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Directive on whistleblower protection submitted to the Commission

Jonathan Ferris

Whistleblowers’ reports should be quickly and seriously investigated and sanctions should be issued for those who harass them, family or colleagues, according to a set of recommendations to the EU by the Greens/European Free Alliance.

They should also be free to report both internally and externally and be protected in all fields of EU competence.

The Greens, a political group in the European Parliament, updated their draft directive on whistleblower protection and submitted it to the European Commission, which is working on a new legislative proposal.

In recent months, the Maltese government has refused to grant whistleblower status to former Pilatus Bank employee Maria Efimova and former Financial Intelligence Analysis Unit (FIAU) investigator Jonathan Ferris who sued the government over its failure to provide him with legal protection.

Both have come forward with information on corruption and money laundering involving top government officials, including the Prime Minister’s wife Michelle Muscat, minister Konrad Mizzi and the Prime Minister’s chief of staff Keith Schembri.

Efimova had to resort to courts in Greece to prevent her extradition to Malta because it was unsafe for her to return. The court upheld her request.

In 2012, when still in Opposition, Joseph Muscat had promised to protect whistleblowers. Yet he only protected those who came forward with information on past administrations and they got rewarded with generous direct orders from the government for their trouble. Those who came forward with information related to his administration were instead hounded and discredited.

The Greens/EFA recommendations came following several calls for European legislation on whistleblower protection from the European Parliament, trade unions, journalists, civil society and even European governments.

The need to protect whistleblowers is increasingly recognised at both European and national level. In a recent public consultation done by the European Commission, an overwhelming majority of 96% of respondents agreed that “we need legally binding minimum standards on whistleblower protection across the EU,” the group said.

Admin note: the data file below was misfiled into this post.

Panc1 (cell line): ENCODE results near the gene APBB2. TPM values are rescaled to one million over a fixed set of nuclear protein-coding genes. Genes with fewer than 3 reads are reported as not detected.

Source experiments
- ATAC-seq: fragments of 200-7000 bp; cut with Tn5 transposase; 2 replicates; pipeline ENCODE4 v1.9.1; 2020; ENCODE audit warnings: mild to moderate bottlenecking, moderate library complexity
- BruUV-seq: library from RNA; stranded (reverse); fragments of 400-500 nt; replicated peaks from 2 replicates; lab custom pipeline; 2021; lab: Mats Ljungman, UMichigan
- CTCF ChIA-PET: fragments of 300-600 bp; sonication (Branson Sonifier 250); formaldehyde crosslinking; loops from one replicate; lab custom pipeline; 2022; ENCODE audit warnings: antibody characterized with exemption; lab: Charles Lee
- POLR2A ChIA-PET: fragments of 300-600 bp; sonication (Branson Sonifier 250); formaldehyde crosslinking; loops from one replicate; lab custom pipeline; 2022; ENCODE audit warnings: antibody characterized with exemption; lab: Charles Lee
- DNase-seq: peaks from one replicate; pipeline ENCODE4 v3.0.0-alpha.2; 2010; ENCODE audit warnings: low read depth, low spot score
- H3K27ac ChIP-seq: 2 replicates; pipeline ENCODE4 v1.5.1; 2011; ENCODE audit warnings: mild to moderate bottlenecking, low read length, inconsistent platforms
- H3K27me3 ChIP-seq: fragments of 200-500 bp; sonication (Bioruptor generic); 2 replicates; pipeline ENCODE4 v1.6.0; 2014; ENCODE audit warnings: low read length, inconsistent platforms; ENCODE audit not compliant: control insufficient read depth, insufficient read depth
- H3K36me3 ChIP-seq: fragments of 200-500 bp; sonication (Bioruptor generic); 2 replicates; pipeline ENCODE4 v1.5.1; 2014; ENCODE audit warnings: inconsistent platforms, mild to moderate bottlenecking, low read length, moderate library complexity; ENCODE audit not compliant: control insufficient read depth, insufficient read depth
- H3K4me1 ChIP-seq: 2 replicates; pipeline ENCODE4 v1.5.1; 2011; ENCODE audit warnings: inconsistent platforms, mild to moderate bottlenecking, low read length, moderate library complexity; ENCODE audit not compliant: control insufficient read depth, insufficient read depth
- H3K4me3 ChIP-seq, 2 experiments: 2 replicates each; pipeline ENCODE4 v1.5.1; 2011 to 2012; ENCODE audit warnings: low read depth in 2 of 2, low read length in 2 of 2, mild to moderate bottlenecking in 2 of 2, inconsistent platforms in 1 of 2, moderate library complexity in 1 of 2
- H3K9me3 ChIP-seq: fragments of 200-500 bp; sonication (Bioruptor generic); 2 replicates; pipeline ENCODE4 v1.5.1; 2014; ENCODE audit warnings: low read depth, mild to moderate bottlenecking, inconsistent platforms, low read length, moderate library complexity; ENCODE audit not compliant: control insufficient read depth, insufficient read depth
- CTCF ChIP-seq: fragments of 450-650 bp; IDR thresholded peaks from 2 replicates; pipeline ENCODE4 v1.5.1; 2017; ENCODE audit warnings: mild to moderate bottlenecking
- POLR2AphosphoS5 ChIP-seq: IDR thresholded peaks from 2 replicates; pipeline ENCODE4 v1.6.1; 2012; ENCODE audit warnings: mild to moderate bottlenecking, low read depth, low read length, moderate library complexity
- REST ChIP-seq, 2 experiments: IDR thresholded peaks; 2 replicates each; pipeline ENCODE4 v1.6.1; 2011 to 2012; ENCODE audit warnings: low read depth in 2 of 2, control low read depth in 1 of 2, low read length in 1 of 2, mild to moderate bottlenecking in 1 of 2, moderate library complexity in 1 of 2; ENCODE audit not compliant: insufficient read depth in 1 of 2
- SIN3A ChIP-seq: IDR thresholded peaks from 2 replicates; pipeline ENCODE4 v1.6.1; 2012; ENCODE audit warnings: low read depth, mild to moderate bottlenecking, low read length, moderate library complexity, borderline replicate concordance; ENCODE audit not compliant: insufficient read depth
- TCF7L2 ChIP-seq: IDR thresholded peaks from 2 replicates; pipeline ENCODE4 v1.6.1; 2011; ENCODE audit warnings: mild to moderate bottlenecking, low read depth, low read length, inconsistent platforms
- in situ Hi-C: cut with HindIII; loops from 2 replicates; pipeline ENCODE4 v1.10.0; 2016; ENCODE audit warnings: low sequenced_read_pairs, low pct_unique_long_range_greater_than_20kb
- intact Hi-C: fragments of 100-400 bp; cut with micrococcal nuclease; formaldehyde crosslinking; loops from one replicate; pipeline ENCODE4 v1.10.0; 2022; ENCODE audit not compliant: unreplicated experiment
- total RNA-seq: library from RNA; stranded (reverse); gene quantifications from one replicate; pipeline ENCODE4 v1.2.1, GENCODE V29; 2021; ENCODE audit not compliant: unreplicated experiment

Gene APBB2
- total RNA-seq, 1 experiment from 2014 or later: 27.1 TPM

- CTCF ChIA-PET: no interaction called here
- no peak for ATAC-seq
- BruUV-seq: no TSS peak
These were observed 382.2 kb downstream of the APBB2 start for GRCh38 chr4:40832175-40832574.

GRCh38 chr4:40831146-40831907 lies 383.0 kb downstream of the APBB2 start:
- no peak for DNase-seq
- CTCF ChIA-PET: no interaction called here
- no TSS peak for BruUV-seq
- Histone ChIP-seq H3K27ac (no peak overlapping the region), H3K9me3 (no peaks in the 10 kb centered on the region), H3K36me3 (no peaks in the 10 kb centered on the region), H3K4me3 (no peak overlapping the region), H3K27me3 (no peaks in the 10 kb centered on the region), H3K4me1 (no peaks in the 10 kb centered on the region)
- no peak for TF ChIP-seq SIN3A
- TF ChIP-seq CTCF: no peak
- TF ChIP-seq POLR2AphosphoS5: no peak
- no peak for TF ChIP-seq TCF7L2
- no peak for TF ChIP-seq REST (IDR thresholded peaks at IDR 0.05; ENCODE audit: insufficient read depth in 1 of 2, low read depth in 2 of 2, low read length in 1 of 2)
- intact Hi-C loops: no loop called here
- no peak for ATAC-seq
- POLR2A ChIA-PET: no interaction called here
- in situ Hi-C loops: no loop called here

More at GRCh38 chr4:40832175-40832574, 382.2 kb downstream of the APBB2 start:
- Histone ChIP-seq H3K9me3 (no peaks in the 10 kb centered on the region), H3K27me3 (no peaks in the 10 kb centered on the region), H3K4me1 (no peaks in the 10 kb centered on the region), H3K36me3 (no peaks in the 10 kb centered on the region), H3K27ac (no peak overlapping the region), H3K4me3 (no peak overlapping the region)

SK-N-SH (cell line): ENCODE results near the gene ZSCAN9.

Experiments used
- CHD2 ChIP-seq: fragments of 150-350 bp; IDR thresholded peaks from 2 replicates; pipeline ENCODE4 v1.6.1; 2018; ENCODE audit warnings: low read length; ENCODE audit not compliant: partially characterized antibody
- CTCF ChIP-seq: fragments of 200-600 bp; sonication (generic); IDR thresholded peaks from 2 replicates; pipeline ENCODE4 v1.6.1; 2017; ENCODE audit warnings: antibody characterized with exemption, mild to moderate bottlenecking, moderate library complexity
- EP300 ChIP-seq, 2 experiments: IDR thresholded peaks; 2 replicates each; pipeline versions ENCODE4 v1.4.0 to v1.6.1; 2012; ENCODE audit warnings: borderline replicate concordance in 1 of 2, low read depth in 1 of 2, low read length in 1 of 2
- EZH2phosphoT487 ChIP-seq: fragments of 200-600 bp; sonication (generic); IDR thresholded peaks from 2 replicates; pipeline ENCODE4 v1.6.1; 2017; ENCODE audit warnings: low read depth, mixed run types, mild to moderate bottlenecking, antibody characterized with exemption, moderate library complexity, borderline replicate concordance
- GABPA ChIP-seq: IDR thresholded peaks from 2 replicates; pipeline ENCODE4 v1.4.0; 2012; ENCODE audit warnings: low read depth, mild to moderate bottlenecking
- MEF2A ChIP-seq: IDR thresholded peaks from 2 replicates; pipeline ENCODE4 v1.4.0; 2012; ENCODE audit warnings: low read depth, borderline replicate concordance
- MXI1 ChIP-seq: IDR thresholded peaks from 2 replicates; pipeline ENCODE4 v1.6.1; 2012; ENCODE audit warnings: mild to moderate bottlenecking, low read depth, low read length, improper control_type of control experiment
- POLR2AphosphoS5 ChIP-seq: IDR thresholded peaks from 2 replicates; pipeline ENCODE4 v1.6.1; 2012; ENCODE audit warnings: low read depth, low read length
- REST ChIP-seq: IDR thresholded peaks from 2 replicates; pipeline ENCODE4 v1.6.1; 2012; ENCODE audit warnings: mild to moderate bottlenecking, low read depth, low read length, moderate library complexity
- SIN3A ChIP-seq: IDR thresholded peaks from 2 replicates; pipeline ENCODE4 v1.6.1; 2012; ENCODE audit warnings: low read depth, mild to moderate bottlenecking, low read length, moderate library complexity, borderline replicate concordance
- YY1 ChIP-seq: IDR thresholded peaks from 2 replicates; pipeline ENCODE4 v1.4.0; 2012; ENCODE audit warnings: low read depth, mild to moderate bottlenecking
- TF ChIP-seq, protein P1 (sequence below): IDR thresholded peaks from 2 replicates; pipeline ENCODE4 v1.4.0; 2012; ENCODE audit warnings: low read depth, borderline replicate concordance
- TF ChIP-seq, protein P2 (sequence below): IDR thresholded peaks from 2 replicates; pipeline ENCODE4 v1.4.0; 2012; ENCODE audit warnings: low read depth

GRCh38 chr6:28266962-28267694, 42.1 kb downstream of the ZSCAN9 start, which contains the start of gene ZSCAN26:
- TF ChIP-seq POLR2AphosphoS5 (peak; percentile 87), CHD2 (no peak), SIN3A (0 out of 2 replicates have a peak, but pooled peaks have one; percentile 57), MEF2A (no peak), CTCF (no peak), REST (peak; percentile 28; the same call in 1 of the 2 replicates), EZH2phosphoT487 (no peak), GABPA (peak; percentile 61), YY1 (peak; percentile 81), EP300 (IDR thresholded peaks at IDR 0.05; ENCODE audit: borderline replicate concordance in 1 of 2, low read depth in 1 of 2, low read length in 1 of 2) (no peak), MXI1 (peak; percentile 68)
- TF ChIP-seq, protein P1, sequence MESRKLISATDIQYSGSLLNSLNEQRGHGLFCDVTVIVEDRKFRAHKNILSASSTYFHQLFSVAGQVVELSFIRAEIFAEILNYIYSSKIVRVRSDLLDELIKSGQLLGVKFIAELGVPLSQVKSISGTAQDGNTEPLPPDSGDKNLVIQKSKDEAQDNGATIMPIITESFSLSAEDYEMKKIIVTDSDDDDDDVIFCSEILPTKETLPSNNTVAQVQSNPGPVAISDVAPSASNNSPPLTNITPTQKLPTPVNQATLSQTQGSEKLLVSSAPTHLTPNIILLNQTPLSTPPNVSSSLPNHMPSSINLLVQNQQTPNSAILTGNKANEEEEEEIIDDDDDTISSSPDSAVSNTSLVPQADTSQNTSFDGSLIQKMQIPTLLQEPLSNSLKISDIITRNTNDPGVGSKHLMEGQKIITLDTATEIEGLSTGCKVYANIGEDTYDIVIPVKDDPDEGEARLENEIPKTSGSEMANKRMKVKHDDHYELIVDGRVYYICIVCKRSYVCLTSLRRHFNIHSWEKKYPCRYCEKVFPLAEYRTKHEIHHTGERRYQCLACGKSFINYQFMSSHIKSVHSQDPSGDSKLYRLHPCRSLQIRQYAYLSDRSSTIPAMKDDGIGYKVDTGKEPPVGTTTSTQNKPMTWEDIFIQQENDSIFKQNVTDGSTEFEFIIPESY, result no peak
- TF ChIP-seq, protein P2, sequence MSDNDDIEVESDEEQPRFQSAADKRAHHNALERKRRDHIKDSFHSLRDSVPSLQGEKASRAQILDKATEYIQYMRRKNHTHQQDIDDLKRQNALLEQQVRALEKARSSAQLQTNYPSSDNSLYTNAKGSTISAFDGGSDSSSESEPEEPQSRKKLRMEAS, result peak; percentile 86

In their recommendations, whistleblowers should not bear the burden of proof and should not suffer due to their disclosures.

There should be a broad definition of protected disclosure so that whistleblowers can report on wrongdoing and reveal information that is in the public interest. They also should be entitled to compensation and to legal and psychological support.

Both public and private bodies should be obliged to protect whistleblowers and an independent advice and monitoring body should be created.

Two months ago, MEP Francis Zammit Dimech was appointed EPP Group rapporteur on whistleblower’s legislation.

Zammit Dimech will be working closely with the lead Rapporteur Curzio Maltese with whom he collaborated closely in a report on Media Freedom and Pluralism. The proposed legislation will also be scrutinised by the Committee on Legal Affairs in which Zammit Dimech is also a member.

The proposed legislation seeks to establish safe channels for reporting, set new EU-wide standards for protection of whistleblowers and develop mechanisms to protect them against retaliation. The Committee which is responsible for media has been given until early October to prepare its position.

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